How can website development be similar to home construction? This is a metaphor I have used for years when answering questions like, "How much does a website cost?"
I've always answered with a variant on "How many rooms will it have? Will you have luxury details or is this a starter home?" Yet, when I am brought in to update, modify, or manage an existing website, I have to also ask, "Does the house sit on land that you actually own? Or is the land on lease or borrowed from a friend?
Can you imagine that? Crazy! But in the website development world, it has not been so obvious to business owners. For a variety of reasons, I believe the most crucial tenet of healthy website is that it sits on land you own. Further, it is constructed of materials that you own.
What is the first rule of healthy website development?
For a variety of reasons, I believe the most crucial tenet of a healthy website is that it sits on land you own. Further, it should be constructed of materials that you own.
Would you ever consider building a house with leased materials—concrete block, wood, or interior finishes that belong to someone else and could be revoked or allowed to fall into disrepair is the true owner changes his mind or disappears?
Even if you owned all the materials used to build your house, would you build your ideal home on land that was only leased to you? The owner could change his or her mind or, unbeknownst to you, not pay the taxes in a timely manner? If it was repossessed your home would go away with the land.
This is how I respond to clients who suggest that they’d rather put all their efforts on Facebook. Maybe they’d have a website, but most of their valuable assets—photos and stories—would live solely on the Facebook platform.
Really? What happens to your presence when Facebook changes the algorithms that control the visibility of your page to your followers? Do you have control over that? Wouldn’t it be better to place these stories, photos, offers, etc. in your website, perhaps as blog posts first? Then you can share each post on Facebook as one means of promoting the post to a larger audience.
Worse yet, is when business owners have made the decision to either build their own or let another build the website on platforms like Wix, Weebly, Squarespace, or GoDaddy’s web builder. Your website URL will look something like www.mybusiness.wix.com. Go Daddy is more cagey about it and you will not see mybusiness.godaddy.com at all. It will be simply your URL built on their platform, a platform that is not search-engine-friendly. You have an extra wall to hurdle in order to be found on the internet by those searching for you without the direct address.
I recently reviewed the website of a prospective client and with only a little bit of digging, I discovered that she had not placed her website on her own land. While her URL, herbusiness.com, was what I used to get to her website, when I looked closer I saw the truth.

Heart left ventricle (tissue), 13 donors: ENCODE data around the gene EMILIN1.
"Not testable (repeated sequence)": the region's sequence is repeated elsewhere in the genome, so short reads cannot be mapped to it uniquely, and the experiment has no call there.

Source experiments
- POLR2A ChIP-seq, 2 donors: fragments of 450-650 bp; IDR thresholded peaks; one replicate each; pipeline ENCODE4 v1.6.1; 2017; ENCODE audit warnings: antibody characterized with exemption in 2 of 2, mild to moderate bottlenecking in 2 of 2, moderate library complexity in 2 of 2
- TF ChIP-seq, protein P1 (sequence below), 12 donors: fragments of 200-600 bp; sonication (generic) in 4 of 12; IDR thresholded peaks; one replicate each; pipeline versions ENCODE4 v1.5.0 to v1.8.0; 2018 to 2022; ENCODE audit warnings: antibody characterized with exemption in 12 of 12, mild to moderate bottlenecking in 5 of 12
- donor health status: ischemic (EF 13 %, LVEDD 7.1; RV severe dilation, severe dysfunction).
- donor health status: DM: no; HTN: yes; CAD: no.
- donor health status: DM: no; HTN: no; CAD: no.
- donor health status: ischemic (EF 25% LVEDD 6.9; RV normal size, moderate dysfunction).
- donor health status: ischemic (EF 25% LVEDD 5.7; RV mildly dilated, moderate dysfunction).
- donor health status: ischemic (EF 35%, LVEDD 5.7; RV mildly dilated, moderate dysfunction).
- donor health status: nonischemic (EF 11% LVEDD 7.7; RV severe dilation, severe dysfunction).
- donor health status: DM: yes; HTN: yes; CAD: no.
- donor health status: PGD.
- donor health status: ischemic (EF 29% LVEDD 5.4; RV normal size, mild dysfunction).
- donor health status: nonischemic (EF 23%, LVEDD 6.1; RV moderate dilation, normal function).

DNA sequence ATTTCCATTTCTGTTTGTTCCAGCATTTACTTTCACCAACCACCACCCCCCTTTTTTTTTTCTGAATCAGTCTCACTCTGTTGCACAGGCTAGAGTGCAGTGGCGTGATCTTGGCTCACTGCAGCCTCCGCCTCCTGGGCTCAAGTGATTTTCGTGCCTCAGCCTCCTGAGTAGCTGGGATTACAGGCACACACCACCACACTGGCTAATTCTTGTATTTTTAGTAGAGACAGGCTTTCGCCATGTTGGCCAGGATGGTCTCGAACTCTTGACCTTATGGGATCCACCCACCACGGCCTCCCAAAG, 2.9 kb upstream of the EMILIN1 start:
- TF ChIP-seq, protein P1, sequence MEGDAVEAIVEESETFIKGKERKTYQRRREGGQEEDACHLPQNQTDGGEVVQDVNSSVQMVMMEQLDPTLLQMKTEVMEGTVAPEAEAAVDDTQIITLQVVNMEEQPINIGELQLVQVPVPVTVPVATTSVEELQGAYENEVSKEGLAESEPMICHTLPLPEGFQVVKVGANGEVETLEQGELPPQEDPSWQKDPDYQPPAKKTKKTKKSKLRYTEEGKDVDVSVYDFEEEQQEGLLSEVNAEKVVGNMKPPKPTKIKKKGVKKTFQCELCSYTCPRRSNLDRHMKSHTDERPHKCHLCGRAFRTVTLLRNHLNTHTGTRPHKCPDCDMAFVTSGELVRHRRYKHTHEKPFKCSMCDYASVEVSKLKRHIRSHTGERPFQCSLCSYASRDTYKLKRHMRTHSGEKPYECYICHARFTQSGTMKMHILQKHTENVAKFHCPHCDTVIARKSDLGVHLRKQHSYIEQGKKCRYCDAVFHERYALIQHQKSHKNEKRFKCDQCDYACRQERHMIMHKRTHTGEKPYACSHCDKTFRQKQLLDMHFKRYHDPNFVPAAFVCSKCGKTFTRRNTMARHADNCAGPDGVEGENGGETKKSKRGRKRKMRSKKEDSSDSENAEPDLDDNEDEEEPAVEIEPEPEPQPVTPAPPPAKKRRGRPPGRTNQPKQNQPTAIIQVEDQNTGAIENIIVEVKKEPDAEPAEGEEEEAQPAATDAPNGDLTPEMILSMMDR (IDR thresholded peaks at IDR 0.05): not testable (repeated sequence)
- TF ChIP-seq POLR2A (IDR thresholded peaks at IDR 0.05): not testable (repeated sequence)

She had purchased a hosting plan from her previous web developer (I think this alone invites other issues you don’t want, but that’s another story.) The URL was hosted on his platform. The actual URL address of all her content was herbusiness.webdeveloperbusiness.com.
Any optimization she did on her site raised the visibility of her page, but also HIS website benefited from her efforts. This doesn’t smell right and it is not right.
Quick Facts on Website Development:
URL is what we call the exact address where your website, for example, can be found on the internet. URL stands for Uniform Resource Locator. A URL is user-friendly, easy to remember, real language address like mybusiness.com.
Not to complicate things, but there is more behind your URL It points to a Domain Name Server (DNS) that translates domain names into IP addresses. DNS makes it possible for us to those use easy to remember domain names in place of complex IP addresses consisting of a series of numbers and letters. Whew!!
DNS is sort of like the white pages directory of the internet - when you enter a domain name into your internet browser, DNS does the directory lookup to find out which server that domain is pointed to and what it's IP address is and then it responds by displaying the site you requested.
And finally, your IP address is in the original language of the internet: Internet Protocol.
At times I feel that I am in this business largely to help business owners avoid traps like this. To keep everything transparent I follow these rules:
- The client always owns the hosting contract with a high-quality, third party hosting company.
- The website itself is built in the most popular and well-respected open-source code in the world: WordPress.
- The client always maintains admin control in addition to the admin access I must have to work on the site.
Why these rules? If for any reason I or my company disappears—use the phrase “hit by a bus”—you, the client, have full access to the website and can much more easily find another WordPress expert to take over the website maintenance and design.
I don’t plan on going away, but it always helps to be prepared! I’ve learned my clients appreciate that peace of mind. Would you?
Contact me for a free website assessment, no strings attached.